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8 Publicity Tips for New Musicians

You must have realized by now that as an indie musician, you practically have to do everything on your own-including publicity. You barely have time to practice your music and ha! You still have to contact that editor, that music blogger, that radio guy just for 2 minutes of fame. Do not complain, now. Yes, it may not be easy (or fun) but it is part of the challenges of (new) musicians. I know it’s silly but you should embrace it with a big grin on your face knowing that this little bit of task right here is part of the big package.

Band Publicity is not the easiest thing to do and it’s not that most glamorous, either.  But once we get more familiar with it, our instinct would somehow guide us what to do to make things easier (and hopefully more fun). Here  are some tips on music publicity that new musicians can use:

Follow Music Blogs and online magazines. Check popular blogs and magazines that feature new artists that play the same kind of music that you play.  You may want to scrutinize their kind of writing –whether they have the habit of bashing new bands or they’re tactful, whether they really do sound like they’re decent writers or wanna-bes, etc. Anyone can easily put up a music blog so you have to be cautious and selective. You might also want to check their traffic ranking in alexa just to know if they have plenty of readers. You do not want to be featured in a site with a 10 million ranking; you want many people to know more about you. List all the music sites in an excel spreadsheet, together with the editor’s e-mail, traffic ranking, physical address, etc. It is a boring job but you will need this list as long as you are in the music industry.

Categorize the Writers/ Journalists. While you are making that list, you should also take note of the journalists’ writing style. Is he loaded with positivity, talking about all the good things about certain bands, or is he/she hard to please and is not shy to express his negative opinions? This is necessary because right now, you still cannot afford to have really bad reviews.

Give the journalists what they need- easy to read, detailed, information. Sometimes journalists and bloggers get discouraged or just plain lazy when they see text that’s challenging to comprehend. Keep everything simple because when once you start to get too complicated with your words, readers would start to zone out and flip to the next page, switch to another channel, or close a website. These journalists read and interview a lot of artists and the best thing you can do to please them is prepare good answers. This is also necessary if you are in a band since you should come up with a uniform answer to some questions about the band (i.e, How did you all meet?).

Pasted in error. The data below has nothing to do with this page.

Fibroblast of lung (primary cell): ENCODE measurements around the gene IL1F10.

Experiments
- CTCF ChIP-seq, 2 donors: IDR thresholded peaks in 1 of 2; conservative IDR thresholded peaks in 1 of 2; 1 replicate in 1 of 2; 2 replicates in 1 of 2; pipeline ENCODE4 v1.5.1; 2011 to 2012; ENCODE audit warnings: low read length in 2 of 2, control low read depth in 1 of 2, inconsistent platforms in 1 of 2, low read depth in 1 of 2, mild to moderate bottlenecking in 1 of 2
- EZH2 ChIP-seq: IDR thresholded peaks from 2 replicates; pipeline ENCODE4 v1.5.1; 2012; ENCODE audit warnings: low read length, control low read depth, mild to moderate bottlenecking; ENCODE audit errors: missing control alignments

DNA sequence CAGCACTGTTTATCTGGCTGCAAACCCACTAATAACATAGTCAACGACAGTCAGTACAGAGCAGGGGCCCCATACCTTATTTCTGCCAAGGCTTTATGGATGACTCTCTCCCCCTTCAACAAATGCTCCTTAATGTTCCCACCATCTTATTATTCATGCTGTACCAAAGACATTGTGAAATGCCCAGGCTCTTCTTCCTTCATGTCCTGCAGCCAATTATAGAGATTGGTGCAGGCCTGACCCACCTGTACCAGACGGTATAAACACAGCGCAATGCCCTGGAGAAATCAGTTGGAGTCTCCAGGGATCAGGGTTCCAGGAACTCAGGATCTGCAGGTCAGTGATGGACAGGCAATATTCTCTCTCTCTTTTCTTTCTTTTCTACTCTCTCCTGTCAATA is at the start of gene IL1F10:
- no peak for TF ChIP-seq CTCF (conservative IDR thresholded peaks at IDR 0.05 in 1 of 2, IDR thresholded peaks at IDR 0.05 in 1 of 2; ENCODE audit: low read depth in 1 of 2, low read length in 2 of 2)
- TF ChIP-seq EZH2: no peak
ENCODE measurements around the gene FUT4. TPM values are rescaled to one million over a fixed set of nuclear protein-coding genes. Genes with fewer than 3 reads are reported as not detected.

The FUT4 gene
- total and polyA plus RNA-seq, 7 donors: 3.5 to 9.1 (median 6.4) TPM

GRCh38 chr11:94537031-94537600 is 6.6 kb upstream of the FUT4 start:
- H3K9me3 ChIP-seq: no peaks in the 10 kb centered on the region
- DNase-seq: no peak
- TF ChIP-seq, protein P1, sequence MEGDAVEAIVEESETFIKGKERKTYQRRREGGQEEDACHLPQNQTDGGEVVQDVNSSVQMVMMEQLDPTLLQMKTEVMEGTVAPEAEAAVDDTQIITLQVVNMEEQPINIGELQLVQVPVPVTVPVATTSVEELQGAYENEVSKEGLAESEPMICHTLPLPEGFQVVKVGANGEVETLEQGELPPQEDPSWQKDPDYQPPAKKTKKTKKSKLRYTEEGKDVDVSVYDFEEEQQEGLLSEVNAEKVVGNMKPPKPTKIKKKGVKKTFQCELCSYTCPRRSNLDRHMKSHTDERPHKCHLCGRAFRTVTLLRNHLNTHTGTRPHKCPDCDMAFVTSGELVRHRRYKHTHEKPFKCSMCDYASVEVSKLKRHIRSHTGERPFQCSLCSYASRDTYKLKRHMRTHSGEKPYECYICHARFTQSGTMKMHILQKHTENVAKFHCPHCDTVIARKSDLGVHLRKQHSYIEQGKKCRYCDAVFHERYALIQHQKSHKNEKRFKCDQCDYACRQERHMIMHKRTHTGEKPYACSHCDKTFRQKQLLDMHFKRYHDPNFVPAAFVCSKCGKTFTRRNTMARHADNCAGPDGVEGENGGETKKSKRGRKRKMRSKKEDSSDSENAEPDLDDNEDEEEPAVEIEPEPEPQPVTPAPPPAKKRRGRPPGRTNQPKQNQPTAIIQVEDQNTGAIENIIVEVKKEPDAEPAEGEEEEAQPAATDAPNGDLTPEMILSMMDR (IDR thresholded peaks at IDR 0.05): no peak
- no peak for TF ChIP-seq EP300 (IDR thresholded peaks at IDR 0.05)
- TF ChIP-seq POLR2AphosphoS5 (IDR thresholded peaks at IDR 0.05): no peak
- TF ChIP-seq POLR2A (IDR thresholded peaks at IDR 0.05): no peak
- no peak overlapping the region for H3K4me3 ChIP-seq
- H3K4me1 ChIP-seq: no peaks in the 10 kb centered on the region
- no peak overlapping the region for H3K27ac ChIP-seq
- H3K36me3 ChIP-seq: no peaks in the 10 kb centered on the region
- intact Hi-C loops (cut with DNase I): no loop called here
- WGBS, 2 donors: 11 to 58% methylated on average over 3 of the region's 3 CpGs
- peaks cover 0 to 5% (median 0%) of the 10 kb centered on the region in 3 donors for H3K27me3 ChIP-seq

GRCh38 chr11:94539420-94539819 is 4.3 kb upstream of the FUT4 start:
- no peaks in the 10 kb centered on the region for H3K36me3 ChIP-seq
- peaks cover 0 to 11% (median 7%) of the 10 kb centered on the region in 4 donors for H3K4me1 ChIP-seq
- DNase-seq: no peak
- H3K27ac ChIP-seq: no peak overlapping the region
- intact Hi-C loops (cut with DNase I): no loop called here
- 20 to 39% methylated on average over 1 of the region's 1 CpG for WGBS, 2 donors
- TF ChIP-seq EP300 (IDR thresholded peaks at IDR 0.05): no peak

Follow-up after one week. Once you’ve contacted a blog editor, music journalist, segment producer, or any press person, give them at least one week before you ask them what’s up. Do not be shy but do not come too strong either. On your first call, simply ask them if they received your kit.  Be polite. Ask them if it is a good time to talk. Once they say yes, tell them you’re name, band’s name, and the date you submitted your stuff.  Ask them if they plan to do anything with what you’ve submitted and when the perfect time to follow up again is.

Be direct to the point. Journalists are very busy people and you are a busy person, too so it is best that we keep transactions short but fruitful. When you contact these guys, make sure you keep it short, sharp, and direct. Make sure you can deliver what you need to say or ask in first sentence to save everybody’s time.

Prepare high-resolution pictures. Do not wait for the journalists to ask for your band’s pictures, hand it to them together with your kit. Save them in a disc and print 3-4 of the really good ones. Write short descriptions of each picture so they would know what to say about you. Remember, you are an unknown band. They do not know a single thing about you so you better give complete and correct information.

Hold your temper. Some journalists and press people, because of their power, develop fat egos through time. Some of them deliberately try to be mean just to test the newbies if they really are up for a career in the music industry. So when a journalists has a foul attitude, don’t take it too personally. As long as you’re not doing anything disrespectful, just shrug it off. Do not corner him and demand the respect that you want-it would just make matters worse.  Show professionalism, instead and continue doing what you’re supposed to do. If a journalist puts you in a bad light, don’t complain right away. They are entitled to their opinion and you cannot do anything about it. Just keep on playing your music and keep on contacting other journalists. Forget about that one feature. Again, it’s just part of the game.

Keep good relationships with the journalists. Once you’re done with the interview and you have seen your beautiful pictures in the magazine or blog, business is over, right? Wrong. You just got your band a good contact and you should never ever let go of these people. In this industry, it is all about the people you know so once you have developed a good partnership, you should take care of it for life.

Publicity requires a lot of hard work- coming up with answers to the interviews, setting up appointments, dealing with the press people’s egos, coming up with gimmicks- but it is very crucial for your band to get noticed. I hope you will find these tips helpful and welcome to the fun and marvelous world of the Music Industry.


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